Westfield proposes $1.5-billion mixed-used complex at site of aging Warner Center mall

Westfield Corp. plans to demolish its struggling Promenade shopping mall in Warner Center and replace it with a massive mixed-use complex with nearly 1,500 homes, two hotels and a concert venue.

The $1.5-billion project is meant to serve as a downtown district for the West San Fernando Valley and would be an extension of Westfield’s recently opened $350-million Village at Topanga “lifestyle center” across the street.

In additional to housing, plans for a new Promenade include shops, offices and a 15,000-seat arena for concerts and sports.

Also envisioned are 7 acres of open space, including a 1-acre park, known as Promenade Square, that could host outdoor movie nights.

“Our goal is to really transform the Promenade mall into a community destination that allows people to live, work and play all in one area,” said Larry Green, a senior vice president with Westfield.

The nearly 1,500 apartments would be spread out in several buildings and range from studio units to luxury villas, he said.

The shopping giant still needs city approvals for the redevelopment project and has launched a website to gather community support.

Los Angeles City Councilman Bob Blumenfield, who represents the area, called the proposal from Westfield “an exciting prospect for the West Valley” but one that will be subject to significant community scrutiny. 

“It has the potential to create jobs and offer the housing that is desperately needed while ensuring that the density is kept where mass transit flows, but it must be done right,” he said in a statement.

Green said the company hopes to start construction in 2020 or 2021. The project — known as Promenade 2035 —  would open in phases with a target completion date of 2035.

The redevelopment of the 34-acre site, at Topanga Canyon Boulevard and Oxnard Street, would mark a major step in an effort to expand Warner Center beyond a district dominated by office parks and towers.

In 2013, the City Council approved a new master plan for the area with the hopes of making it more pedestrian friendly, while adding additional housing and entertainment options.

Several large projects have recently opened or are underway.

Last year, Westfield opened its Village complex between the Promenade and the Westfield Topanga mall. The new open-air center features trendy restaurants, retailers, a farmers market and bocce ball courts.

In August, construction workers started to demolish the old Rocketdyne plant on Canoga Avenue. The 47-acre site will give way to a high-rise "urban neighborhood"  with 4 million square feet of residences and 1.1 million square feet of offices.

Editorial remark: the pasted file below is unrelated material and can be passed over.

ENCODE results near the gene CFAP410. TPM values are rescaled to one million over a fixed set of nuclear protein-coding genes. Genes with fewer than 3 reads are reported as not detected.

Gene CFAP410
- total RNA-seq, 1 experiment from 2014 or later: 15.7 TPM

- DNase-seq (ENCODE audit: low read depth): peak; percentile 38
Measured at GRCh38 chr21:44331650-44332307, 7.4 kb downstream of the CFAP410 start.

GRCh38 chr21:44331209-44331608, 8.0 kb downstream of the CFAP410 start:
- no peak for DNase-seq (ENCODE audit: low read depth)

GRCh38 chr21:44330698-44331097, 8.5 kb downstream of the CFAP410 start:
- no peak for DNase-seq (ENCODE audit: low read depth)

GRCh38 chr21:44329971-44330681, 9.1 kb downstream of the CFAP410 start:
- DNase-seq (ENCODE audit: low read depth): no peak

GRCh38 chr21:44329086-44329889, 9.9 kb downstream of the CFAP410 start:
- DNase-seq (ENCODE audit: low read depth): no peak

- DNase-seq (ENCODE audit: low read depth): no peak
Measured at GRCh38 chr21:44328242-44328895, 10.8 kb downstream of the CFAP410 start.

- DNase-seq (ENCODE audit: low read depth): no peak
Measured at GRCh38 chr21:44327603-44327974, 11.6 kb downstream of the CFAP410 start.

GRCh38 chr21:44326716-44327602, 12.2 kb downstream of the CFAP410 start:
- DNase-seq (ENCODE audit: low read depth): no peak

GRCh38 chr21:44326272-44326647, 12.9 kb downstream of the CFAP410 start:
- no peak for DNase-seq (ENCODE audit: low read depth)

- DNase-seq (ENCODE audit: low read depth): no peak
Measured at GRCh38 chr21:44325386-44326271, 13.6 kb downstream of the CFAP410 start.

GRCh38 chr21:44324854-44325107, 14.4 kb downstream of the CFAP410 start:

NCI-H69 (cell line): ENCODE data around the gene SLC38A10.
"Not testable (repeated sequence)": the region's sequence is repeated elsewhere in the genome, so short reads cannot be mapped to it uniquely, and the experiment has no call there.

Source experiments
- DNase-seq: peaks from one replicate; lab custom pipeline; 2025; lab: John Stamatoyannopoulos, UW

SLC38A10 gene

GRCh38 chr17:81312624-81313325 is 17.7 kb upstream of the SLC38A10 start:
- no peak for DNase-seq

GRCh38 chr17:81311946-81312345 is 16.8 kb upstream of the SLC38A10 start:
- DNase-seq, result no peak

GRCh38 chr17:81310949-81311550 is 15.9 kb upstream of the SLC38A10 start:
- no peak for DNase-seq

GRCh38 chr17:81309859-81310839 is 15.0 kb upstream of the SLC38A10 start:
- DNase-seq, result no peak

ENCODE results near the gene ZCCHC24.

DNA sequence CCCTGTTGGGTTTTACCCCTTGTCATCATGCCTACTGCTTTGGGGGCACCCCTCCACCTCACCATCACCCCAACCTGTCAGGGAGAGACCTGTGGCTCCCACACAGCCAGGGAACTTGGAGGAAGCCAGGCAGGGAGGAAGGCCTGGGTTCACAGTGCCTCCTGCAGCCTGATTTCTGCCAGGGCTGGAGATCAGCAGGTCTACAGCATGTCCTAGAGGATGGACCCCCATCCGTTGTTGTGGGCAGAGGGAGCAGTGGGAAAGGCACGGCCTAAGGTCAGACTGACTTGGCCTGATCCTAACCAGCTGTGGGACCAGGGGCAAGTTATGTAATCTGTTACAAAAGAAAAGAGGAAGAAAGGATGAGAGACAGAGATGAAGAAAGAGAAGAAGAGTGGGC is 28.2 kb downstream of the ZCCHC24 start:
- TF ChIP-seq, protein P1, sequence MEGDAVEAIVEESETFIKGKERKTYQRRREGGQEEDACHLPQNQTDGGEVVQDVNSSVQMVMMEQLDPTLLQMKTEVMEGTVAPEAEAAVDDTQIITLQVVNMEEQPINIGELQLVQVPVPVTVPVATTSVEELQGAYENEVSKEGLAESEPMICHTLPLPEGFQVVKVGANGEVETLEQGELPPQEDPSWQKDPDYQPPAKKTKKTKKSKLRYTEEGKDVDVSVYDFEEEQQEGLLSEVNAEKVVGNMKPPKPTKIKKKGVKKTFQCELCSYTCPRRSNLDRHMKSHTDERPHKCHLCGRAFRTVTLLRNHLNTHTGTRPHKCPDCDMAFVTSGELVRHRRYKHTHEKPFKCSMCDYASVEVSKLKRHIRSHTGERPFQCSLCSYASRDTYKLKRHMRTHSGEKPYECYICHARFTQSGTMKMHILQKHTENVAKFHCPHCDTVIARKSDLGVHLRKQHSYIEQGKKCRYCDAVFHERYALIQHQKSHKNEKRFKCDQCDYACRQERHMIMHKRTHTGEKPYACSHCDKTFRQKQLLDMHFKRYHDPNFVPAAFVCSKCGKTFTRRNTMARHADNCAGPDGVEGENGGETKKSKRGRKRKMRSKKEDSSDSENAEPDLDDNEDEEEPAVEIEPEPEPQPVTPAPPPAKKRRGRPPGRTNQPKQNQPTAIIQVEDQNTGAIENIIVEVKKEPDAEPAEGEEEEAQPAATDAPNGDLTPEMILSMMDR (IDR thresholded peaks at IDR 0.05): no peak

In all, nearly 1,300 Warner Center residential units have been built since 2012, said Dean Zander, a senior managing director with real estate advisory firm Berkadia. Developers are expected to break ground on another 1,200 units over the next year.

“Warner Center has proven itself as a desirable location,” Zander said.

As Warner Center has evolved though, the 43-year-old Promenade has been a drag on the neighborhood. In his statement, Blumenfield said the Promenade had become a “blighted site” subject to “intense speculation over its future”

Last year, one of the center’s few remaining tenants, The Rack bar and restaurant, described the mall as a “ghost town” in a lawsuit against Westfield. The complaint alleges the company allowed the mall to “deteriorate to a mere shadow of its former self.”

Green said Westfield did not let the Promenade fall into disrepair but noted that the closure of two Macy’s stores there last year “certainty affects the property.”

Indeed, mall owners across the country have been struggling as department stores close and consumers buy more online or increasingly spend money on dinners, concerts and other experiences rather than a new shirt.

Westfield’s response to that trend has been to pour money into its higher-end properties, creating outdoor lifestyle centers that augment traditional malls with restaurants and other leisure activities. Its Century City mall is undergoing an $800-million makeover into such a center with walking paths, gardens and a host of new eateries.

Green declined to reveal a vacancy rate for the Promenade but said some businesses remain open and will be for the “foreseeable future.” Those include AMC Theatres and Maggiano's Little Italy restaurant.

“The Promenade is not closed,” Green said. “This is the very beginning of the process.”

andrew.khouri@latimes.com

Follow me @khouriandrew on Twitter

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